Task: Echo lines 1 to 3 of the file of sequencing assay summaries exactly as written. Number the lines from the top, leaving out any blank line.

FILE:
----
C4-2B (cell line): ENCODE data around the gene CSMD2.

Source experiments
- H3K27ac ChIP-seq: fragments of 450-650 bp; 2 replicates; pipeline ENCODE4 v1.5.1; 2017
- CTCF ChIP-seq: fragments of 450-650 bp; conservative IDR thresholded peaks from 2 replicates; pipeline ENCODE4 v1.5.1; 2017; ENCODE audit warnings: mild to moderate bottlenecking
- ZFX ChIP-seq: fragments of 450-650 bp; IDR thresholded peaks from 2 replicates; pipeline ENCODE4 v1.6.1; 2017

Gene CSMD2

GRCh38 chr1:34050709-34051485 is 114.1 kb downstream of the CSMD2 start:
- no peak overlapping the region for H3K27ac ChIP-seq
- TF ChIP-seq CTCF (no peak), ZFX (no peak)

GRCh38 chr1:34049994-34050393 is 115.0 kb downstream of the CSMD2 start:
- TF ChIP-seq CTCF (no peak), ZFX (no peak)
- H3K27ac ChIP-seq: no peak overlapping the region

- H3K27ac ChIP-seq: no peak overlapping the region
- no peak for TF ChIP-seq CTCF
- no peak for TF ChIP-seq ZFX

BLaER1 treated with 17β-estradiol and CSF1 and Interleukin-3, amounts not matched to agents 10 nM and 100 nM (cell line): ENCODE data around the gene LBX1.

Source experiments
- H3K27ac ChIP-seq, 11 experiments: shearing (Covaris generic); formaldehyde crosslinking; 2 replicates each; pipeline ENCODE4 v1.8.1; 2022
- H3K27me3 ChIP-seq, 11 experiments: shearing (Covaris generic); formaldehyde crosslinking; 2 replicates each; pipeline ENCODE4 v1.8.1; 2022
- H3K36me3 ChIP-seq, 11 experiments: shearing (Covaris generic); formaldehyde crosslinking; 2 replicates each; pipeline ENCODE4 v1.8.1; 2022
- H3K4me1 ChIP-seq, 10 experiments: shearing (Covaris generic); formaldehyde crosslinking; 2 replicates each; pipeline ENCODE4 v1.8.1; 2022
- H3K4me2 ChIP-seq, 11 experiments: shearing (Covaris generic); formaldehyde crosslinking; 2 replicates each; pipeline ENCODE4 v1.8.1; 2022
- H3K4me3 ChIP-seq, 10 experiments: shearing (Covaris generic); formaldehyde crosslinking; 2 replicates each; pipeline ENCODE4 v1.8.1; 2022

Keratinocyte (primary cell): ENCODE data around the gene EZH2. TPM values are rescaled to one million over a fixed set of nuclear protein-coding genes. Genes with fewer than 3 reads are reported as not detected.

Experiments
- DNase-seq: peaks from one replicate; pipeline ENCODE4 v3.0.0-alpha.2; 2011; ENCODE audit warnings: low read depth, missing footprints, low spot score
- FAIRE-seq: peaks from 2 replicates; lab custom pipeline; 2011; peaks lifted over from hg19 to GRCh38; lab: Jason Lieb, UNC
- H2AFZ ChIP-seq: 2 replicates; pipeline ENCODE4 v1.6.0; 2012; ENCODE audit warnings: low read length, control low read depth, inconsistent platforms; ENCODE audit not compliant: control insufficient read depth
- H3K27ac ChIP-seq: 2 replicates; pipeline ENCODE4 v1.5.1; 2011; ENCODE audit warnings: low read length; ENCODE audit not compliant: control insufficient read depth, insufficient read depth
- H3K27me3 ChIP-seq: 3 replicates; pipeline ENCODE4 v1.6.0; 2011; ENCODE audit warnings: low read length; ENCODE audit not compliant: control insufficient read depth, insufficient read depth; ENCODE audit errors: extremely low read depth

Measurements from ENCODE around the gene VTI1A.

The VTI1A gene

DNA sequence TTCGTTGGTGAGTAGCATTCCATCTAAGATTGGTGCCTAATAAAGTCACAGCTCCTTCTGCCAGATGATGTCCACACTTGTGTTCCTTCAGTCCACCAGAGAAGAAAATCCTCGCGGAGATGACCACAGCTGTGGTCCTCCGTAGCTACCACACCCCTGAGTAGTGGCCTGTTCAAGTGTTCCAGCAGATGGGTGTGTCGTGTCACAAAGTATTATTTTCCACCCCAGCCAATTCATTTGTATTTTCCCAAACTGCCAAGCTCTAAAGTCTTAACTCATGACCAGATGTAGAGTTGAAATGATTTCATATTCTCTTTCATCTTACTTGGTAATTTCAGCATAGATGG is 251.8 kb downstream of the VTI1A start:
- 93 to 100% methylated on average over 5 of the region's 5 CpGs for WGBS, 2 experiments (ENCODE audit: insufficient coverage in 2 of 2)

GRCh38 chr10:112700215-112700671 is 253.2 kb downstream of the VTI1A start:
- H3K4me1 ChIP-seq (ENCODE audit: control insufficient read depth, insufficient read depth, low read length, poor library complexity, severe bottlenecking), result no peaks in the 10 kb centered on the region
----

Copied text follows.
C4-2B (cell line): ENCODE data around the gene CSMD2.

Source experiments
- H3K27ac ChIP-seq: fragments of 450-650 bp; 2 replicates; pipeline ENCODE4 v1.5.1; 2017